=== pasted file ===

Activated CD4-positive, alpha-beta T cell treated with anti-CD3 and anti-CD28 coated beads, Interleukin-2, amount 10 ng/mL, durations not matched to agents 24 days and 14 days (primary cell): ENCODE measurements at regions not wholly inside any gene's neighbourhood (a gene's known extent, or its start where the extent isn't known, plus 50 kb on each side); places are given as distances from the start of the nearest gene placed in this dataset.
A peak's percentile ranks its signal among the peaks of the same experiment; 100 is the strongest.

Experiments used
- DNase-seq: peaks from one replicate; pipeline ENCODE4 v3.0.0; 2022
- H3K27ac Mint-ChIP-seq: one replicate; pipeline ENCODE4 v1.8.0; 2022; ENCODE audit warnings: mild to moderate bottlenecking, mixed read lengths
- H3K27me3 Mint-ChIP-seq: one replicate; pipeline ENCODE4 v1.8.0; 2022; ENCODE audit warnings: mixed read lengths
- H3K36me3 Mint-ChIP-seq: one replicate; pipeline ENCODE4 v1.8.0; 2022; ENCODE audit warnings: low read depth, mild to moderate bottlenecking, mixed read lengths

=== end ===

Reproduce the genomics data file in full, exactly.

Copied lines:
Activated CD4-positive, alpha-beta T cell treated with anti-CD3 and anti-CD28 coated beads, Interleukin-2, amount 10 ng/mL, durations not matched to agents 24 days and 14 days (primary cell): ENCODE measurements at regions not wholly inside any gene's neighbourhood (a gene's known extent, or its start where the extent isn't known, plus 50 kb on each side); places are given as distances from the start of the nearest gene placed in this dataset.
A peak's percentile ranks its signal among the peaks of the same experiment; 100 is the strongest.

Experiments used
- DNase-seq: peaks from one replicate; pipeline ENCODE4 v3.0.0; 2022
- H3K27ac Mint-ChIP-seq: one replicate; pipeline ENCODE4 v1.8.0; 2022; ENCODE audit warnings: mild to moderate bottlenecking, mixed read lengths
- H3K27me3 Mint-ChIP-seq: one replicate; pipeline ENCODE4 v1.8.0; 2022; ENCODE audit warnings: mixed read lengths
- H3K36me3 Mint-ChIP-seq: one replicate; pipeline ENCODE4 v1.8.0; 2022; ENCODE audit warnings: low read depth, mild to moderate bottlenecking, mixed read lengths